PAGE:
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abstract = "Summary: Clinical risk factors for fracture were explored among Veterans with a spinal cord injury. At the end of 11 years of follow-up, the absolute risk of fracture was approximately 20 {\%}. Among the clinical and SCI-related factors explored, a prior history of fracture was strongly associated with incident fracture. Introduction: Few studies to date have comprehensively addressed clinical risk factors for fracture in persons with spinal cord injury (SCI). The purpose of this study was to identify risk factors for incident osteoporotic fractures in persons with a SCI that can be easily determined at the point of care. Methods: The Veteran’s Affairs Spinal Cord Dysfunction Registry, a national database of persons with a SCI, was used to examine clinical and SCI-related risk factors for fracture. Incident fractures were identified in a cohort of persons with chronic SCI, defined as SCI present for at least 2 years. Cox regression models were used to estimate the risk of incident fractures. Results: There were 22,516 persons with chronic SCI included in the cohort with 3365 incident fractures. The mean observational follow-up time for the overall sample was 6.2 years (median 6.0, IQR 2.9–11.0). The mean observational follow-up time for the fracture group was 3.9 years (median 3.3, IQR 1.4–6.1) and 6.7 years (median 6.7, IQR 3.1–11.0) for the nonfracture group. By the end of the study, which included predominantly older Veterans with a SCI observed for a relatively short period of time, the absolute (i.e., cumulative hazard) for incident fractures was 0.17 (95{\%}CI 0.14–0.21). In multivariable analysis, factors associated with an increased risk of fracture included White race, traumatic etiology of SCI, paraplegia, complete extent of SCI, longer duration of SCI, use of anticonvulsants and opioids, prevalent fractures, and higher Charlson Comorbidity Indices. Women aged 50 and older were also at higher risk of sustaining an incident fracture at any time during the 11-year follow-up period. Conclusions: There are multiple clinical and SCI-related risk factors which can be used to predict fracture in persons with a SCI. Clinicians should be particularly concerned about incident fracture risk in persons with a SCI who have had a previous fracture.",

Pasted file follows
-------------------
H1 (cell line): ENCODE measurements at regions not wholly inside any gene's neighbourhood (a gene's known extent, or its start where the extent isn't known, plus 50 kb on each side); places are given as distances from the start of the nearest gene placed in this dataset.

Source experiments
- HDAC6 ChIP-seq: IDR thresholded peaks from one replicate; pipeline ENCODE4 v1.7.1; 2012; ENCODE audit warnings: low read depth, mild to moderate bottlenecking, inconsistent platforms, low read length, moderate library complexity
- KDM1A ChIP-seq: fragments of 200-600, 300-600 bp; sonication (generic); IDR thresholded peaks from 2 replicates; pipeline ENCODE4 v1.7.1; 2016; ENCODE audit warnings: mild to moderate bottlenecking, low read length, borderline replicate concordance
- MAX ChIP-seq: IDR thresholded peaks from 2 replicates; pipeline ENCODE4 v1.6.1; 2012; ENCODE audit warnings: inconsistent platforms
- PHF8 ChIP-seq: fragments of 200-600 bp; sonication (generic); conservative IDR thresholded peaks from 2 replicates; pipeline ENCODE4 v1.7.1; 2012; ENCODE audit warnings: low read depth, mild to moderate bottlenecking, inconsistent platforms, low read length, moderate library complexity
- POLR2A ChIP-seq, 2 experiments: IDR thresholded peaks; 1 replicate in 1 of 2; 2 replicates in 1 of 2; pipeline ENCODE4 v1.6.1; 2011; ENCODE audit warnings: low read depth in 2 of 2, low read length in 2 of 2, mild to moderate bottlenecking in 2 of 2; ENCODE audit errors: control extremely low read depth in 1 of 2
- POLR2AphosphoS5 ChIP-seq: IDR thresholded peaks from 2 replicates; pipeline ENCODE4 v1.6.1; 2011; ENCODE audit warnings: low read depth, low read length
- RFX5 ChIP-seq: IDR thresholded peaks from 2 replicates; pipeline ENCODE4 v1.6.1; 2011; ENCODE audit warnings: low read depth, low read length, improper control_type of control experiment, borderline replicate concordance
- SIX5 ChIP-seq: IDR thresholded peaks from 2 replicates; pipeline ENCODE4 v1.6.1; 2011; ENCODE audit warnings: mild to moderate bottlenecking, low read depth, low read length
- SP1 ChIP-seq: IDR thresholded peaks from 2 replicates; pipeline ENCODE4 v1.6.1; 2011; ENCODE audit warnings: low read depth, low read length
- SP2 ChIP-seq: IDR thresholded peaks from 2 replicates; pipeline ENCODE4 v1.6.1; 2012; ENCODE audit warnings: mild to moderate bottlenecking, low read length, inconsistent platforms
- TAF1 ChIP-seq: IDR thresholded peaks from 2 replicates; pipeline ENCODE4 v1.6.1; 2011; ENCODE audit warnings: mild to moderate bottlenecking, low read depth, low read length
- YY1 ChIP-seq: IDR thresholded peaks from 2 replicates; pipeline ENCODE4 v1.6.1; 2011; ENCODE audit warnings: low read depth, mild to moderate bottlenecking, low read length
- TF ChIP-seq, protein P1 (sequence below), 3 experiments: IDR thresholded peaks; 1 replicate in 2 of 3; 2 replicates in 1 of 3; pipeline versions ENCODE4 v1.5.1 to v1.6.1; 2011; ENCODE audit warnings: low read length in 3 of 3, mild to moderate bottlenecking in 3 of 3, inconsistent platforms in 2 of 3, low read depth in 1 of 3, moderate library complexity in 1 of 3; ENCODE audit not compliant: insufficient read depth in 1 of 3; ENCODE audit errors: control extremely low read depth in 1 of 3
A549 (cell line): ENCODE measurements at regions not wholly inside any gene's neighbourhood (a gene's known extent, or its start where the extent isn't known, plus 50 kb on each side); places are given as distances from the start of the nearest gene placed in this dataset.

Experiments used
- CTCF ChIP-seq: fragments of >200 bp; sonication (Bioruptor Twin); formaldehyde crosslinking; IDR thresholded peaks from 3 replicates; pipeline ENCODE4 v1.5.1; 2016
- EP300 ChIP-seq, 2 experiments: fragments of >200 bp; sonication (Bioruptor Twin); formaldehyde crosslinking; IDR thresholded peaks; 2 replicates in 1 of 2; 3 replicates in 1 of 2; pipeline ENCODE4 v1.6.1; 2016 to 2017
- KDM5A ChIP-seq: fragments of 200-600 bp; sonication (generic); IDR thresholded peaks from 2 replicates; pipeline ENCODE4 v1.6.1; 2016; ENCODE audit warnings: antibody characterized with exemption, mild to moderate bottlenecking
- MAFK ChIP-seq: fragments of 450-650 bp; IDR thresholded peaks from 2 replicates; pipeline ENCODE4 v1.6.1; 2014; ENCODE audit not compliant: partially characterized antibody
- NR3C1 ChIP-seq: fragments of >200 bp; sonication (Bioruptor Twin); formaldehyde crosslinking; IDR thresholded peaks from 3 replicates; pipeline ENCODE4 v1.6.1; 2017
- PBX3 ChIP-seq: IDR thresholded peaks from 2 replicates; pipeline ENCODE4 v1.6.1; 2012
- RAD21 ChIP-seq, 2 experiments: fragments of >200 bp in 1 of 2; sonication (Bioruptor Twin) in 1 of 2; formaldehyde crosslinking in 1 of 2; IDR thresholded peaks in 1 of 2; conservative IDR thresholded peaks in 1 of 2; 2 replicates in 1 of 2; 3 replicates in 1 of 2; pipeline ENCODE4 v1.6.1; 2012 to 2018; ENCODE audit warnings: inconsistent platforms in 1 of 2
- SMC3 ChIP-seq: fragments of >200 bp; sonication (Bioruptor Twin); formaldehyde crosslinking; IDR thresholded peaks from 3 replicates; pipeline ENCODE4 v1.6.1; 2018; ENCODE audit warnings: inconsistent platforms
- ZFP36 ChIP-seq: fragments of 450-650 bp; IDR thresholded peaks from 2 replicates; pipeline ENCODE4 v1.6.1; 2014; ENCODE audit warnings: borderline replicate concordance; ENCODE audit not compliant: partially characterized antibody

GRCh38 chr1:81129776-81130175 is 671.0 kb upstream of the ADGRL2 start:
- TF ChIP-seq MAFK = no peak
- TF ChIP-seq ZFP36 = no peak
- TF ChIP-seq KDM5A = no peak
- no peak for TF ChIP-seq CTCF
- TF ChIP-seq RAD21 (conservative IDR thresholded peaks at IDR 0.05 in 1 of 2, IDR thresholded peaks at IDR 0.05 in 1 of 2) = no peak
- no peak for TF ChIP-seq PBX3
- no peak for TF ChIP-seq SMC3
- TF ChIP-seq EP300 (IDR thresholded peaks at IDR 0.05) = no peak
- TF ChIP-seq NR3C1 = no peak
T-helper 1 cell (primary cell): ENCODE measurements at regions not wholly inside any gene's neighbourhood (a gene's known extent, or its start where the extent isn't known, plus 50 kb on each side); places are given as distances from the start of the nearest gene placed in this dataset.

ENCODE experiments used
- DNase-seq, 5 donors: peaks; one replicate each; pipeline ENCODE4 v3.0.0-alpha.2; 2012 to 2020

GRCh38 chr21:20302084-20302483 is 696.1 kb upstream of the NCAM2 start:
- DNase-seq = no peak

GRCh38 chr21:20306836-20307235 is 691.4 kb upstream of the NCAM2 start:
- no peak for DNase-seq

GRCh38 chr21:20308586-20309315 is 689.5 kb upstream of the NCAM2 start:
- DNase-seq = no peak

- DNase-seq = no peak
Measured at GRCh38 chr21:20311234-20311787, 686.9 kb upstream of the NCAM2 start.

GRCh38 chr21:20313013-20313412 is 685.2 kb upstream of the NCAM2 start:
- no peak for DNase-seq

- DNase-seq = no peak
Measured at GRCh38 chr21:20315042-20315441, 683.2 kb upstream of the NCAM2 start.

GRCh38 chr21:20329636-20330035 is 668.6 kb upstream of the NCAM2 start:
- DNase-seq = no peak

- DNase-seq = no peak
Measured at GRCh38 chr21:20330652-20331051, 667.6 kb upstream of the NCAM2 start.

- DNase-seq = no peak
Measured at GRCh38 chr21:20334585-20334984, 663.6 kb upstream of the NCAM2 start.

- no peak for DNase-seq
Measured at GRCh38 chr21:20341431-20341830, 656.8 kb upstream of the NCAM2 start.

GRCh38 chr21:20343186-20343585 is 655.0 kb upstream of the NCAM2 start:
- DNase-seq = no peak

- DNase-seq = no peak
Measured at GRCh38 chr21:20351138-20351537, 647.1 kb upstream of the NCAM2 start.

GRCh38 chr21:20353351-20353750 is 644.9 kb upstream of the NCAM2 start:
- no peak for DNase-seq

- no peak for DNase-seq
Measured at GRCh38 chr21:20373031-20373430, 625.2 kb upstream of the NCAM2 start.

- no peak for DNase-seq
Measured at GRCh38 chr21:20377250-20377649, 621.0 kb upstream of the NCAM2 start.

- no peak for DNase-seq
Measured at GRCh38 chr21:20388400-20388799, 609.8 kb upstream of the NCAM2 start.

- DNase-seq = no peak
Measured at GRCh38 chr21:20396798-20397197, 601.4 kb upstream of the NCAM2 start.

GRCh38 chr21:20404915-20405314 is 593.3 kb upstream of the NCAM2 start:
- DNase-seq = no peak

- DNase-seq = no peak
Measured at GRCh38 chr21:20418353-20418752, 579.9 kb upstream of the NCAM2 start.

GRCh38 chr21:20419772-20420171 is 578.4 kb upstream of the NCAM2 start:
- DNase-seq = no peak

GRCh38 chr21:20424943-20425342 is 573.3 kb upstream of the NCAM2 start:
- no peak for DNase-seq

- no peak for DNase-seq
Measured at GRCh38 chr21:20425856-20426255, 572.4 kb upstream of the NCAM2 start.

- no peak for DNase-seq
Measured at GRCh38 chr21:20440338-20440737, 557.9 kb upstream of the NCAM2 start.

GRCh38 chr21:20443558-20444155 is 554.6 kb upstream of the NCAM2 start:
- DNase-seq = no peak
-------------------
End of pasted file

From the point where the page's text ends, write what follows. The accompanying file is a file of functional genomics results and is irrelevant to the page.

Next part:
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AU - Bethel, M.